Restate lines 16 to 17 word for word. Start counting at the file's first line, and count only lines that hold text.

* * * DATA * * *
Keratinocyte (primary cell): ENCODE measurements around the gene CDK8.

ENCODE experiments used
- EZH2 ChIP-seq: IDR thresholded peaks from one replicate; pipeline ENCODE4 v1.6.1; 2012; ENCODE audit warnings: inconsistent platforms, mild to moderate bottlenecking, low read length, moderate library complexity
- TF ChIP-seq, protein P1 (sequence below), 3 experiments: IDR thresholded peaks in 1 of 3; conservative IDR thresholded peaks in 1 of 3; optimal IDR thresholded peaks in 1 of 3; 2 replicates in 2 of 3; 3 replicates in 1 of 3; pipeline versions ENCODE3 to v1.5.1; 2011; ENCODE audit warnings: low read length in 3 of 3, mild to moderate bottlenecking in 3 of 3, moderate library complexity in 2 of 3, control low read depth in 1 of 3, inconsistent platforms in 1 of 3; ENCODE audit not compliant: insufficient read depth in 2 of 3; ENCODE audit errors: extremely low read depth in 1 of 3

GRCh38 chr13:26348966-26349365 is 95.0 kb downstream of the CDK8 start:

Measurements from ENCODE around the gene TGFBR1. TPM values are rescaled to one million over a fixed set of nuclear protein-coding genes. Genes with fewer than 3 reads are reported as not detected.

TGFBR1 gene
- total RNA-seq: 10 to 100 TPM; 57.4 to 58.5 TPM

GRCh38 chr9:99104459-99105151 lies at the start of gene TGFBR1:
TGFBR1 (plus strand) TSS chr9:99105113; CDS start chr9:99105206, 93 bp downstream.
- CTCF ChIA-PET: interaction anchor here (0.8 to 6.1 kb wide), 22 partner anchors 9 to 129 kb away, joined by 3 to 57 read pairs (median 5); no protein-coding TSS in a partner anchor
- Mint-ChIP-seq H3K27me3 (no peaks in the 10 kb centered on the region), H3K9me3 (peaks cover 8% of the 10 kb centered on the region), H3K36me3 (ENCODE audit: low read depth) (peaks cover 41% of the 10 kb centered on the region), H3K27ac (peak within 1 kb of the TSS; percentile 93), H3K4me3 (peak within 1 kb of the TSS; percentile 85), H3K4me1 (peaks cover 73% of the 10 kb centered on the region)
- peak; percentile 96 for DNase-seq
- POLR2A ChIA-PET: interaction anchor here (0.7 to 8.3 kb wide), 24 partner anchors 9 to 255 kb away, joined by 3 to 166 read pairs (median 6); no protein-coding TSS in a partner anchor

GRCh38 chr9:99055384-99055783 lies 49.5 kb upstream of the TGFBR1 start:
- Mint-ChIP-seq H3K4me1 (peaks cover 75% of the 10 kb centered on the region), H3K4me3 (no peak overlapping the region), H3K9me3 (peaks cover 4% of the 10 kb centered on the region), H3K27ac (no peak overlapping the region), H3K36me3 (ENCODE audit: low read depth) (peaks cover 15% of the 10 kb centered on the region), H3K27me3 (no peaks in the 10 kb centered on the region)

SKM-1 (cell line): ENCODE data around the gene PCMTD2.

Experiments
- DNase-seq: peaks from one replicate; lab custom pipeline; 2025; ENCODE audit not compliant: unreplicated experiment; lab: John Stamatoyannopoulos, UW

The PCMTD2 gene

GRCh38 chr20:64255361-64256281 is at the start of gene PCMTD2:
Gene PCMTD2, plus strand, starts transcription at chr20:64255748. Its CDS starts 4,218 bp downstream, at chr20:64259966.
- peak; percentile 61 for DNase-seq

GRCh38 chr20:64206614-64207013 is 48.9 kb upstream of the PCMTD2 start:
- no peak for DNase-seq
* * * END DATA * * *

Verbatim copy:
- Mint-ChIP-seq H3K4me1 (peaks cover 75% of the 10 kb centered on the region), H3K4me3 (no peak overlapping the region), H3K9me3 (peaks cover 4% of the 10 kb centered on the region), H3K27ac (no peak overlapping the region), H3K36me3 (ENCODE audit: low read depth) (peaks cover 15% of the 10 kb centered on the region), H3K27me3 (no peaks in the 10 kb centered on the region)

SKM-1 (cell line): ENCODE data around the gene PCMTD2.